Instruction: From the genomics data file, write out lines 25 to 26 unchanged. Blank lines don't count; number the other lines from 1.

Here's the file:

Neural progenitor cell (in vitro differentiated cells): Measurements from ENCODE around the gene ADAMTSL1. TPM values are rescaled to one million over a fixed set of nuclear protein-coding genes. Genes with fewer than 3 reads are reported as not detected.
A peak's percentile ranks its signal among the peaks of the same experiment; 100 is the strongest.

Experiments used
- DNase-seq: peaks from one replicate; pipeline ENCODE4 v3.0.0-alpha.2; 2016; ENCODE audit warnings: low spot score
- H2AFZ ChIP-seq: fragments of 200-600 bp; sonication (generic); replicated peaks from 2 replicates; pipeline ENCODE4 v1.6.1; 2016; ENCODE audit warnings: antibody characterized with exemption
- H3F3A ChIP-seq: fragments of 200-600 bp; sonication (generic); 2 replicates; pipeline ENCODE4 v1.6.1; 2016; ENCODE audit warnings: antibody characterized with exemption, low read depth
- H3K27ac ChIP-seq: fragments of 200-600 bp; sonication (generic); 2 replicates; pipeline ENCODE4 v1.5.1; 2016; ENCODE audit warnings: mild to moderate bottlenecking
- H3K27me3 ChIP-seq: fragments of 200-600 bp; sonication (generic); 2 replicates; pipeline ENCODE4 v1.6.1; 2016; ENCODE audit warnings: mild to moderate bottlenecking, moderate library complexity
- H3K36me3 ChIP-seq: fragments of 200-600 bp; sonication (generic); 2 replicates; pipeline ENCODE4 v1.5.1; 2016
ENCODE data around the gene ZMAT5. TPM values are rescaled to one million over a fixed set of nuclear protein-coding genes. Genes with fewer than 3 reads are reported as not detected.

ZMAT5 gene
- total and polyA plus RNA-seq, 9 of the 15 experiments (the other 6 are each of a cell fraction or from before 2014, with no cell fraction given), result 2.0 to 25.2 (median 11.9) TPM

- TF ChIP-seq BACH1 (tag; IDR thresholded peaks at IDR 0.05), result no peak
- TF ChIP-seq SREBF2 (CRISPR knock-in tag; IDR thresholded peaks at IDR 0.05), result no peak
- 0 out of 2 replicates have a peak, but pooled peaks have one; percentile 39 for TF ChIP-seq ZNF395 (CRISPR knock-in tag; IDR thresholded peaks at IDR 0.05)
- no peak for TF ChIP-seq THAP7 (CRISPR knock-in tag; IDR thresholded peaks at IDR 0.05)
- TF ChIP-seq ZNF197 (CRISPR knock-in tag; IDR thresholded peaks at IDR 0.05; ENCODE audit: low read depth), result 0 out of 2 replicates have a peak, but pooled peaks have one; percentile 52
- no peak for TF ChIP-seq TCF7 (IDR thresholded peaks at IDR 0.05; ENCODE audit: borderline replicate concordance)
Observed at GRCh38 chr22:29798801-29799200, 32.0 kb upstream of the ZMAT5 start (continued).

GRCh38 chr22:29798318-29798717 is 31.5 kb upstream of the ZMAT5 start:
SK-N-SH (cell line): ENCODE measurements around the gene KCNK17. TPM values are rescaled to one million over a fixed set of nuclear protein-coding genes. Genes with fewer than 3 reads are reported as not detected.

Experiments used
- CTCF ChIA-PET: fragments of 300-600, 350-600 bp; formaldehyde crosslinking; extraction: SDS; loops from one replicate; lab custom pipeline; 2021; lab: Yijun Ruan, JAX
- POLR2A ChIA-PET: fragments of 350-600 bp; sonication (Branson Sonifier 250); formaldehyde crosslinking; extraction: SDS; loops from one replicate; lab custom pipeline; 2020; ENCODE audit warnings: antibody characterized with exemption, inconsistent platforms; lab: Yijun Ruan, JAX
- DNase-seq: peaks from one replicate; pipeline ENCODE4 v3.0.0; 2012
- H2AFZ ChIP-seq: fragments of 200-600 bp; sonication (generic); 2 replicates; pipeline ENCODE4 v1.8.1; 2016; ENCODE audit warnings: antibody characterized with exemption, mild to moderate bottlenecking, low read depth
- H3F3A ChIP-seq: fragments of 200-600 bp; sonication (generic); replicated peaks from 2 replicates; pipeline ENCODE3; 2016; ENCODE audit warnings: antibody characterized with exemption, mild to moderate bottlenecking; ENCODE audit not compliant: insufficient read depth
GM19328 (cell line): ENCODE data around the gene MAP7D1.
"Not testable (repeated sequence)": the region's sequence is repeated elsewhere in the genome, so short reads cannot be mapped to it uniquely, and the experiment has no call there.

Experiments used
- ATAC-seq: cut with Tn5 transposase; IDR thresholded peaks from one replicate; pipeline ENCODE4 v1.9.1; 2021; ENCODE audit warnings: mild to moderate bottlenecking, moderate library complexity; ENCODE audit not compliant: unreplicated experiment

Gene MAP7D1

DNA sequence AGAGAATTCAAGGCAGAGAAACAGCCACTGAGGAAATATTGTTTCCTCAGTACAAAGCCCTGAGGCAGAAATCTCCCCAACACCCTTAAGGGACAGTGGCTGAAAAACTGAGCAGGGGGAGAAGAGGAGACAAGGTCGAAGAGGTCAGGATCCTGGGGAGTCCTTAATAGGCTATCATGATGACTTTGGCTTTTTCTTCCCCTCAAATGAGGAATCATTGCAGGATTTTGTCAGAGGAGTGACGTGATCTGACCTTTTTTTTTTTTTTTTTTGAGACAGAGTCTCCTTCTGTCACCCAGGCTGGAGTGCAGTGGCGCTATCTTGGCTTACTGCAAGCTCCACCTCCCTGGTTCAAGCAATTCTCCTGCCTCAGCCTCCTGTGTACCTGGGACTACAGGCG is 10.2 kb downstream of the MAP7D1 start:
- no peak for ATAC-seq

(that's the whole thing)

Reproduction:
- DNase-seq: peaks from one replicate; pipeline ENCODE4 v3.0.0; 2012
- H2AFZ ChIP-seq: fragments of 200-600 bp; sonication (generic); 2 replicates; pipeline ENCODE4 v1.8.1; 2016; ENCODE audit warnings: antibody characterized with exemption, mild to moderate bottlenecking, low read depth